- Dodge is defined as to evade, twist or move out of the way to avoid being hit.
- An example of dodge is avoiding a question by changing the subject.
- An example of dodge is jumping out of the way of an oncoming bicycle.
dodge definition by Webster's New World
Webster's New World College Dictionary Copyright © 2010 by Wiley Publishing, Inc., Cleveland, Ohio. Used by arrangement with John Wiley & Sons, Inc.
intransitive verb dodged, dodging
- to move or twist quickly aside; shift suddenly, as to avoid a blow
- to use tricks, deceits, or evasions; be shifty
Origin: uncertain or unknown; perhaps akin to Scottish dod, to jog: for Indo-European base see dodder
- to avoid (a blow, etc.) by moving or shifting quickly aside
- to evade (a question, charge, etc.) by trickery, cleverness, etc.
- to avoid meeting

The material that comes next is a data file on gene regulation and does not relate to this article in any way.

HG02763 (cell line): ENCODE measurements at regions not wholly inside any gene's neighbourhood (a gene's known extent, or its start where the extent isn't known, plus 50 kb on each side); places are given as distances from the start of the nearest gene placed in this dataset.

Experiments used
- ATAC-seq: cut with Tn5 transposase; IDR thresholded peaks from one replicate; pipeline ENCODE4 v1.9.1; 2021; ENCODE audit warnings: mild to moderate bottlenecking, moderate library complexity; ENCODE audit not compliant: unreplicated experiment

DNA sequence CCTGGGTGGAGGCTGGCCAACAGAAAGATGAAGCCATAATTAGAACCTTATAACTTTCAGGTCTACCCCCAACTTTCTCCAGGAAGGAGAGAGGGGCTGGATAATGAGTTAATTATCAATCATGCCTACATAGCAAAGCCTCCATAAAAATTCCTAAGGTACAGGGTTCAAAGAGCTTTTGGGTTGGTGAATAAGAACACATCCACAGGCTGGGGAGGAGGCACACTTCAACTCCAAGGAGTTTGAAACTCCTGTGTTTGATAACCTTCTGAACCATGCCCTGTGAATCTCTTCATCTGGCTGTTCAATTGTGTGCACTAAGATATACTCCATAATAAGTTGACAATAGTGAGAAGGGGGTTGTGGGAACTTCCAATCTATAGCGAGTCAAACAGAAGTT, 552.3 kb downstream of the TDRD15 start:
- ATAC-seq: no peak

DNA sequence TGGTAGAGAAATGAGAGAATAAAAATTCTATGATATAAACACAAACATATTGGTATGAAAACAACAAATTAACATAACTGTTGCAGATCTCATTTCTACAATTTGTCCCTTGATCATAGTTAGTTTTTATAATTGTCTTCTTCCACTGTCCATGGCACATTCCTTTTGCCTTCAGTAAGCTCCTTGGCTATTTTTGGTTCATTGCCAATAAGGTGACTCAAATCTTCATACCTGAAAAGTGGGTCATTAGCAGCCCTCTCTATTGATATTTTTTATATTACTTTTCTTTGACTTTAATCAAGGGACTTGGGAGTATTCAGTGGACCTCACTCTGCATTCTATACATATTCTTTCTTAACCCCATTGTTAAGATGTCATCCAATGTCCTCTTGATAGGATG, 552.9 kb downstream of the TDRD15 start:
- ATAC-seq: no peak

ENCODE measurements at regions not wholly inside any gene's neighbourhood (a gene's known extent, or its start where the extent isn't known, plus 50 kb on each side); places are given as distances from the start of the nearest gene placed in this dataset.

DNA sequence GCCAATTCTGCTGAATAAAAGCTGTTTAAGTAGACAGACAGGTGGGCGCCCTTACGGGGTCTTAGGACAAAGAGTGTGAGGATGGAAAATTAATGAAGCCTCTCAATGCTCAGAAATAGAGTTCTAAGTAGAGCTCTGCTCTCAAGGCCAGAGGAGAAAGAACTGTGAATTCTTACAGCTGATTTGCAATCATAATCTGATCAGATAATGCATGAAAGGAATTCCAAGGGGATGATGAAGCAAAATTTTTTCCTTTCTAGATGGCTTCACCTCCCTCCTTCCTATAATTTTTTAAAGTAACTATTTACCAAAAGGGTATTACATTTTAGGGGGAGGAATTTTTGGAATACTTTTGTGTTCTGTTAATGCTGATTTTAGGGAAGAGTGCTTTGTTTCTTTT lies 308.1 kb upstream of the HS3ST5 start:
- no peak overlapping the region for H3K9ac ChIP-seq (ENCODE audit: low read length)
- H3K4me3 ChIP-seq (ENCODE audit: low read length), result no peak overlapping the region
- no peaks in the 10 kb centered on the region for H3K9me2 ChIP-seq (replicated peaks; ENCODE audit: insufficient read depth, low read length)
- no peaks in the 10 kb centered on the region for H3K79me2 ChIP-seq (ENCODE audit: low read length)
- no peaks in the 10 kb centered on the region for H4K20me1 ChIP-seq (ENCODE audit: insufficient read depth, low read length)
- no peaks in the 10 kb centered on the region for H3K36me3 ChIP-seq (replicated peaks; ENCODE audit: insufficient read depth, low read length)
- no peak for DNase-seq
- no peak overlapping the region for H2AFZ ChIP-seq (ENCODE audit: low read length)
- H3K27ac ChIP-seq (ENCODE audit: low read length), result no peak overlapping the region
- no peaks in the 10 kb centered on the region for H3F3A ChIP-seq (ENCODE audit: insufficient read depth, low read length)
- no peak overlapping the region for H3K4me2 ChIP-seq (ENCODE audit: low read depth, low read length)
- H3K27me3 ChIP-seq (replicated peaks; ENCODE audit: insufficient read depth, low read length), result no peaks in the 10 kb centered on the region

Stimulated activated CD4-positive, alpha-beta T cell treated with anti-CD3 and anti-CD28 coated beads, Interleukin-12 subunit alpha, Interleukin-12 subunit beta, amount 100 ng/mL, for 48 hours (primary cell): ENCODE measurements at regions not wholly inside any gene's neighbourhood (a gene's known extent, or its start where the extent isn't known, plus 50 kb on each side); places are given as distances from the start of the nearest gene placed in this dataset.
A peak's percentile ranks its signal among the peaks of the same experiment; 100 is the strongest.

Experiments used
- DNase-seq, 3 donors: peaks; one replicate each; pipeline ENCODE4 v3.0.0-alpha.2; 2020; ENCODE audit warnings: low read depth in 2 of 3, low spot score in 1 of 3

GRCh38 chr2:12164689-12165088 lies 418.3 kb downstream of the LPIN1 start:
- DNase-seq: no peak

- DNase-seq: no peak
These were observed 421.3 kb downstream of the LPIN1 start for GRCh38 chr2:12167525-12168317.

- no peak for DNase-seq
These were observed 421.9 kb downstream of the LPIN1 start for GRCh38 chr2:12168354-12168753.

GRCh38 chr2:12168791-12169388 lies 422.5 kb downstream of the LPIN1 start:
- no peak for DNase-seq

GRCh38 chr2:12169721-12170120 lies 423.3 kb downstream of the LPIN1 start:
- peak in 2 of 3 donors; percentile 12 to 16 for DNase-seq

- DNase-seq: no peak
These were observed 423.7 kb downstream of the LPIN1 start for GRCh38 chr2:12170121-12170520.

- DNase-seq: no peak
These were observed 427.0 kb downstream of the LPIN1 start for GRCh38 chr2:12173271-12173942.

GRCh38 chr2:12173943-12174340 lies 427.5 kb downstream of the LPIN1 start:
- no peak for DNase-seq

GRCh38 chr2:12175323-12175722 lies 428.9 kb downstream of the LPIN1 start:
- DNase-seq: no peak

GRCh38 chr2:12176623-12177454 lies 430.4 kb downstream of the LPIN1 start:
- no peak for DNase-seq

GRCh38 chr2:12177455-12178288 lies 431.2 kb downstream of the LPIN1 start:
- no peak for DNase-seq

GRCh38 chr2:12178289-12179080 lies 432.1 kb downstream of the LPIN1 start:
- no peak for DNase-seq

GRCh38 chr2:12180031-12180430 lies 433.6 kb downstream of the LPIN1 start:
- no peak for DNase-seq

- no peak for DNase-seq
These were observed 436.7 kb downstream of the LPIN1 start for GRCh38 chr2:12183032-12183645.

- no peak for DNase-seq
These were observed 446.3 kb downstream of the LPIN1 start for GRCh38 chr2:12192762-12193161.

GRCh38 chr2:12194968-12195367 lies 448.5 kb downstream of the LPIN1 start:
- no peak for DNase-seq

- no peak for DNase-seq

- Photog. to lighten an area on (a print) to achieve a shading effect by blocking light in selected areas during an exposure, as in enlargement
- a dodging
- a trick used in evading or cheating
- a clever or resourceful device, plan, etc.
dodge definition by American Heritage Dictionary
verb dodged dodged, dodg·ing, dodg·es verb, transitive
- To avoid (a blow, for example) by moving or shifting quickly aside.
- To evade (an obligation, for example) by cunning, trickery, or deceit: kept dodging the reporter's questions.
- To blunt or reduce the intensity of (a section of a photograph) by shading during the printing process.
- To move aside or in a given direction by shifting or twisting suddenly: The child dodged through the crowd.
- To practice trickery or cunning; prevaricate.
- The act of dodging.
- An ingenious expedient intended to evade or trick. See Synonyms at wile.
Origin: Origin unknown.
, Mary Elizabeth Mapes 1831-1905.
American editor and writer best known for her children's classic Hans Brinker, or the Silver Skates (1865).